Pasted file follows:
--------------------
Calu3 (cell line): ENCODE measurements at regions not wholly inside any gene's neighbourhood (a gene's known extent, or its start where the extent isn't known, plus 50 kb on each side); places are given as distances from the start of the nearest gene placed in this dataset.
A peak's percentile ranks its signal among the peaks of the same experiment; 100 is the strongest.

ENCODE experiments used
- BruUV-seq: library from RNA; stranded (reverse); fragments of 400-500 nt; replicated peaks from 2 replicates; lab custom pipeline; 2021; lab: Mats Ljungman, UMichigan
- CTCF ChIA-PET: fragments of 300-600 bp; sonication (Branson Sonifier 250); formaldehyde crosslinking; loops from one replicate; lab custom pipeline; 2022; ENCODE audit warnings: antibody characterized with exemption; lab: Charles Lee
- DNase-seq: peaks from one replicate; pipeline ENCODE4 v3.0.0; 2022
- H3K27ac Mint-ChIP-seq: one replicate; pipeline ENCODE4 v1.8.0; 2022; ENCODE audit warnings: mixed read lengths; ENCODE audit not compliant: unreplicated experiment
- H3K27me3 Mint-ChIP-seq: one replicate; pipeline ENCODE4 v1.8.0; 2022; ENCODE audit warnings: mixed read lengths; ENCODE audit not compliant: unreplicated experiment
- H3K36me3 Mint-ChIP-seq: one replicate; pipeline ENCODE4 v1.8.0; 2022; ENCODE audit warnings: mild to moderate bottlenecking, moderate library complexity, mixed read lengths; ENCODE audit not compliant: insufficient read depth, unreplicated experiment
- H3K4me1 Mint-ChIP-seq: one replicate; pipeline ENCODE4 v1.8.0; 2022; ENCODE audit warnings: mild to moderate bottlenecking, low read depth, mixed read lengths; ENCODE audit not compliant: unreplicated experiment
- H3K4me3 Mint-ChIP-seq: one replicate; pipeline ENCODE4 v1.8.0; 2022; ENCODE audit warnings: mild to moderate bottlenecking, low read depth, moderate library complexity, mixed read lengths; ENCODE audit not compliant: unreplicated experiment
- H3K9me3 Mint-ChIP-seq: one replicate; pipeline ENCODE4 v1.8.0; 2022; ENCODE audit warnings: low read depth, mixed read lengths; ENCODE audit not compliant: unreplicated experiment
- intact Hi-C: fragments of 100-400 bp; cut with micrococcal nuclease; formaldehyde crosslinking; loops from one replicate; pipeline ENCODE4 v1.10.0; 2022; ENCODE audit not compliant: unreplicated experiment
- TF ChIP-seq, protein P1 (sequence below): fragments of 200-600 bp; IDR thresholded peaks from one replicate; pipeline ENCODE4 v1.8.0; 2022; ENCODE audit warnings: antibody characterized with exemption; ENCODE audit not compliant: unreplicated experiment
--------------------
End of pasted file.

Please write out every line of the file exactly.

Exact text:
Calu3 (cell line): ENCODE measurements at regions not wholly inside any gene's neighbourhood (a gene's known extent, or its start where the extent isn't known, plus 50 kb on each side); places are given as distances from the start of the nearest gene placed in this dataset.
A peak's percentile ranks its signal among the peaks of the same experiment; 100 is the strongest.

ENCODE experiments used
- BruUV-seq: library from RNA; stranded (reverse); fragments of 400-500 nt; replicated peaks from 2 replicates; lab custom pipeline; 2021; lab: Mats Ljungman, UMichigan
- CTCF ChIA-PET: fragments of 300-600 bp; sonication (Branson Sonifier 250); formaldehyde crosslinking; loops from one replicate; lab custom pipeline; 2022; ENCODE audit warnings: antibody characterized with exemption; lab: Charles Lee
- DNase-seq: peaks from one replicate; pipeline ENCODE4 v3.0.0; 2022
- H3K27ac Mint-ChIP-seq: one replicate; pipeline ENCODE4 v1.8.0; 2022; ENCODE audit warnings: mixed read lengths; ENCODE audit not compliant: unreplicated experiment
- H3K27me3 Mint-ChIP-seq: one replicate; pipeline ENCODE4 v1.8.0; 2022; ENCODE audit warnings: mixed read lengths; ENCODE audit not compliant: unreplicated experiment
- H3K36me3 Mint-ChIP-seq: one replicate; pipeline ENCODE4 v1.8.0; 2022; ENCODE audit warnings: mild to moderate bottlenecking, moderate library complexity, mixed read lengths; ENCODE audit not compliant: insufficient read depth, unreplicated experiment
- H3K4me1 Mint-ChIP-seq: one replicate; pipeline ENCODE4 v1.8.0; 2022; ENCODE audit warnings: mild to moderate bottlenecking, low read depth, mixed read lengths; ENCODE audit not compliant: unreplicated experiment
- H3K4me3 Mint-ChIP-seq: one replicate; pipeline ENCODE4 v1.8.0; 2022; ENCODE audit warnings: mild to moderate bottlenecking, low read depth, moderate library complexity, mixed read lengths; ENCODE audit not compliant: unreplicated experiment
- H3K9me3 Mint-ChIP-seq: one replicate; pipeline ENCODE4 v1.8.0; 2022; ENCODE audit warnings: low read depth, mixed read lengths; ENCODE audit not compliant: unreplicated experiment
- intact Hi-C: fragments of 100-400 bp; cut with micrococcal nuclease; formaldehyde crosslinking; loops from one replicate; pipeline ENCODE4 v1.10.0; 2022; ENCODE audit not compliant: unreplicated experiment
- TF ChIP-seq, protein P1 (sequence below): fragments of 200-600 bp; IDR thresholded peaks from one replicate; pipeline ENCODE4 v1.8.0; 2022; ENCODE audit warnings: antibody characterized with exemption; ENCODE audit not compliant: unreplicated experiment